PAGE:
Open the docker-compose.yml file. Find the ‘registry’ section, modify these lines:

  - /data/registry:/storage
  - ./config/registry/:/etc/registry/


- vsanvol1:/storage
- ./config/registry/:/etc/registry/

vsanvol1 is the external volume we just created.
Next, look for the ‘mysql’ section and modify these lines:

  - /data/database:/var/lib/mysql


  - vsanvol2:/var/lib/mysql

Similarly, vsanvol2 is another volume we just created.
Next, look for the ‘jobservice’ section and modify these lines:

  - /data/job_logs:/var/log/jobs
  - ./config/jobservice/app.conf:/etc/jobservice/app.conf


  - vsanvol3:/var/log/jobs
  - ./config/jobservice/app.conf:/etc/jobservice/app.conf

Similarly, vsanvol3 is another volume we just created.
In the end of the file, add the following lines:

    external: true
    external: true
    external: true

These lines indicate that these volumes have already been created and do not need to be created by Docker again. Keep other configurations unchanged in the docker-compose.yml. Then install Harbor as the official guide and bring up Harbor registry service.

8.    After Harbor is running, we can check the vSphere Web Client and confirm that these 3 external volumes are indeed mounted to the Photon OS VM. They are mounted as ‘Hard Disk 2’,‘Hard Disk 3’ and ‘Hard Disk 4’ in the VM respectively. In this beta version, there seems some bugs about displaying storage policy. For example, the storage policies for these VMDKs are displayed as ‘None’ while we can see that ‘Hard Disk 3’ is created as ‘SW=2’ policy and the other two VMDKs are created with the default storage policy. The below screenshot shows a storage policy of ‘Hard Disk 4’:t5There may be a problem where Virtual SAN cannot identify the storage policy created by ‘” Docker Volume Driver for vSphere’ correctly. This problem should be solved in newer version.

9.    Let’s upload two images to test if there is any data loss when a host fails.t610.    Enable vSphere HA on this Virtual SAN cluster, with default HA settings. Then we identify that the Photon OS VM is on the ESXi host with IP address    Power off the physical host with IP address Wait for a while after HA restarts the VM and check the state of Photon OS VM.t8The VM has been restarted on another heathy host. The original external volumes are mounted to the restarted VM. Because a host of the VSAN cluster is powered off, for each VMDK there will be a component shown as ‘absent’. However, with the default storage policy Virtual SAN can tolerate a host’s failure, so the access to the data is still successful.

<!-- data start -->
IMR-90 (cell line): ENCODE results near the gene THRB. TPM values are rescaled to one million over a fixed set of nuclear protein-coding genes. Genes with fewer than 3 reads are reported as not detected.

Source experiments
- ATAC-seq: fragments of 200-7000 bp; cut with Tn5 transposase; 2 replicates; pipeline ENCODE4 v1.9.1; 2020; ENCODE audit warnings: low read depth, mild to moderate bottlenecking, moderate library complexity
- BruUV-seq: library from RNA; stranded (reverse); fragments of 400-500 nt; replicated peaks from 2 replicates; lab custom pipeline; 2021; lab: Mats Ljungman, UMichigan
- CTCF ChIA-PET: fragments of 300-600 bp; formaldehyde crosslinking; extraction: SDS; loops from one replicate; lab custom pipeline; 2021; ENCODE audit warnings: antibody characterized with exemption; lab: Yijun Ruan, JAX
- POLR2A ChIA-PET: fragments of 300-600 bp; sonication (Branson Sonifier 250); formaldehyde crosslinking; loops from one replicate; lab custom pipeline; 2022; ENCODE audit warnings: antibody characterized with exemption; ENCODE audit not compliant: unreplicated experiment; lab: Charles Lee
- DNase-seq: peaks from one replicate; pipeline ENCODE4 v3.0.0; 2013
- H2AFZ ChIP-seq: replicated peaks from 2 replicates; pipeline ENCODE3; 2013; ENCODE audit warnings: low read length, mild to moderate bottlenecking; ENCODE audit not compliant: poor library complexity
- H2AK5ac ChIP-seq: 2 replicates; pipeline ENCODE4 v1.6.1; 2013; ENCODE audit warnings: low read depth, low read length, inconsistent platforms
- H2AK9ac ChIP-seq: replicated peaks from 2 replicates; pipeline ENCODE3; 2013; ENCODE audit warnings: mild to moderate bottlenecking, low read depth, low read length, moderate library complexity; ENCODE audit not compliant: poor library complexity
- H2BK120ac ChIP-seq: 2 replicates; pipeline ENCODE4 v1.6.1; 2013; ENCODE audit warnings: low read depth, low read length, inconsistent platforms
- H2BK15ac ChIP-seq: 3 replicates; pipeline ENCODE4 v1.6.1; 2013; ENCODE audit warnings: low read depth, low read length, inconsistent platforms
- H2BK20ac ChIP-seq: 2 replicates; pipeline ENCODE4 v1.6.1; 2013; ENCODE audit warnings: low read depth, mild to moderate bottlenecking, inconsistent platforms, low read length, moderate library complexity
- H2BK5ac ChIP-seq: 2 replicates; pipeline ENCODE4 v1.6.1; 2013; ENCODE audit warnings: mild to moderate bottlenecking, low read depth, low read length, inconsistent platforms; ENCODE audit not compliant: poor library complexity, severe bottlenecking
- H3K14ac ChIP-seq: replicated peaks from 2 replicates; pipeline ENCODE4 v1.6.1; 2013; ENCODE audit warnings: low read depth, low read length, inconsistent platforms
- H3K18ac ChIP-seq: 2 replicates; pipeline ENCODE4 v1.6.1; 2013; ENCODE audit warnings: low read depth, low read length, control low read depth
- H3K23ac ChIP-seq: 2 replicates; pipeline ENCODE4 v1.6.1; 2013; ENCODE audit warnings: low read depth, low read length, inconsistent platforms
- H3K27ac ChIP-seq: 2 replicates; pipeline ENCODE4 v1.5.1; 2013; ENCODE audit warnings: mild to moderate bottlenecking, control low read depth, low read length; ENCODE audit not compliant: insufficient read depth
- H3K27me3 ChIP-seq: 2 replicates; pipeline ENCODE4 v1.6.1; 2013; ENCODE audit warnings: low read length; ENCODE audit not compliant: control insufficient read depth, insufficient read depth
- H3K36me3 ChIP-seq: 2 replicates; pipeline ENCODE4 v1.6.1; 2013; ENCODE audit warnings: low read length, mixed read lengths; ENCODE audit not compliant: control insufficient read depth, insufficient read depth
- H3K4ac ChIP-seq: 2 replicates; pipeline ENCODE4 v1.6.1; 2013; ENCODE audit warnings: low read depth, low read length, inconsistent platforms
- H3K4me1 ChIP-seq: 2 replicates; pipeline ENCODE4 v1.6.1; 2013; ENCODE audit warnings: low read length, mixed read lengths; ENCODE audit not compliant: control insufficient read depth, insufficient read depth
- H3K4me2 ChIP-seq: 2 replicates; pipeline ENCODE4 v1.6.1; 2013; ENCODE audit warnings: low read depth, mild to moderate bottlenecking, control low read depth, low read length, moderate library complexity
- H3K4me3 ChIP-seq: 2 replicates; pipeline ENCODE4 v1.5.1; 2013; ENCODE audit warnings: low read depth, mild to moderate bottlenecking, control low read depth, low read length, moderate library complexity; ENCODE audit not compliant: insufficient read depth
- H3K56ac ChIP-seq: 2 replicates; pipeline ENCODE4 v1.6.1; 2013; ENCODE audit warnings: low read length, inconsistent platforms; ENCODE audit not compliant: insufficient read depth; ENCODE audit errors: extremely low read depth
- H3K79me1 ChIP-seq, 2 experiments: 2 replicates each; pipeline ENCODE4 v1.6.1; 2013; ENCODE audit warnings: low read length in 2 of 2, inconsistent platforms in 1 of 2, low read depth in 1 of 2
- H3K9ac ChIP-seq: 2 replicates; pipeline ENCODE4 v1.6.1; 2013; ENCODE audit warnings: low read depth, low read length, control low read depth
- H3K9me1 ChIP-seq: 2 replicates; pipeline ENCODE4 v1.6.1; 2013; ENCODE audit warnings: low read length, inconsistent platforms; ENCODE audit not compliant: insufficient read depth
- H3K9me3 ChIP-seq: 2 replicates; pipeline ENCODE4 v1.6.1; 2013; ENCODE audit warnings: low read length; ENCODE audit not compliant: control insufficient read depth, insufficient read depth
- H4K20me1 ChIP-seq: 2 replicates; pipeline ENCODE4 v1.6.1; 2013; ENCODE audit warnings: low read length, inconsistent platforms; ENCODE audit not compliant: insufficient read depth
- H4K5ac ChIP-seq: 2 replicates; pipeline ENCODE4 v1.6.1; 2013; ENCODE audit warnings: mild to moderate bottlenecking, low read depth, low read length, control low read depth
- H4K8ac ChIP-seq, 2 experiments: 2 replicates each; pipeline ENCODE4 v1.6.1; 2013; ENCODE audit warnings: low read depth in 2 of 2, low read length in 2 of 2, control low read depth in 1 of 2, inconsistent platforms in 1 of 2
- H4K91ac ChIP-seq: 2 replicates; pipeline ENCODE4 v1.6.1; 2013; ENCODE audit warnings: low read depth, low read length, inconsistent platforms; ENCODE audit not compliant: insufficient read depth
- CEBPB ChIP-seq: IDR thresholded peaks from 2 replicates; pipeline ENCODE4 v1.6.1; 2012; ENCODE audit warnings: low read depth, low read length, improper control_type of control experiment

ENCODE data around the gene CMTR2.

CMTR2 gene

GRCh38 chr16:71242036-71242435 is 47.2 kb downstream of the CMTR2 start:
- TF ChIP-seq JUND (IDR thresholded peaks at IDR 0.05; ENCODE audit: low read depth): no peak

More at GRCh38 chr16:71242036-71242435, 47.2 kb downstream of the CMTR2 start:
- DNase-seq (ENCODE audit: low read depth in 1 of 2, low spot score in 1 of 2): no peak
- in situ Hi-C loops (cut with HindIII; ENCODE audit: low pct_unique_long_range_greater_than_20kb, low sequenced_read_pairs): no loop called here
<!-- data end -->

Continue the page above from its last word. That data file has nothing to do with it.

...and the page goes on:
12.    After Photon VM is restarted, check the status of Harbor. All the services and containers are running as normal.t1013.    Check Harbor UI, the 2 images we uploaded before are still intact. This indicates that there is no data loss.t11When vSphere HA restarted the Harbor VM on another healthy host, all the containers of Harbor are also restarted. They are connected to the original same volumes as in the figure:vsanharborha2This blog introduces an example of achieving Harbor registry HA by leveraging Virtual SAN and vSphere HA. Since Harbor is a multi-container application, this approach can also be applied to other container-based applications.

Related posts:

Architecture of Harbor: An Open Source Enterprise-class Registry Server

Working with Harbor Registry REST API via Swagger

Working with Harbor Registry REST API via Swagger

Swagger is the most popular RESTful API tool, it contains an entire set of codes, editors, code generators etc, and can be used in API descriptions, definitions, generation and visualization etc. For details about Swagger, see http://www.swagger.io, where you can download its source code and integrate it with the project.

Harbor is an enterprise-class private registry server initiated by VMware(http://github.com/vmware/harbor). Harbor also offers RESTful API which provides easy integration with other container management platforms. This article describes how to use Swagger tools embedded in Harbor to test RESTful APIs.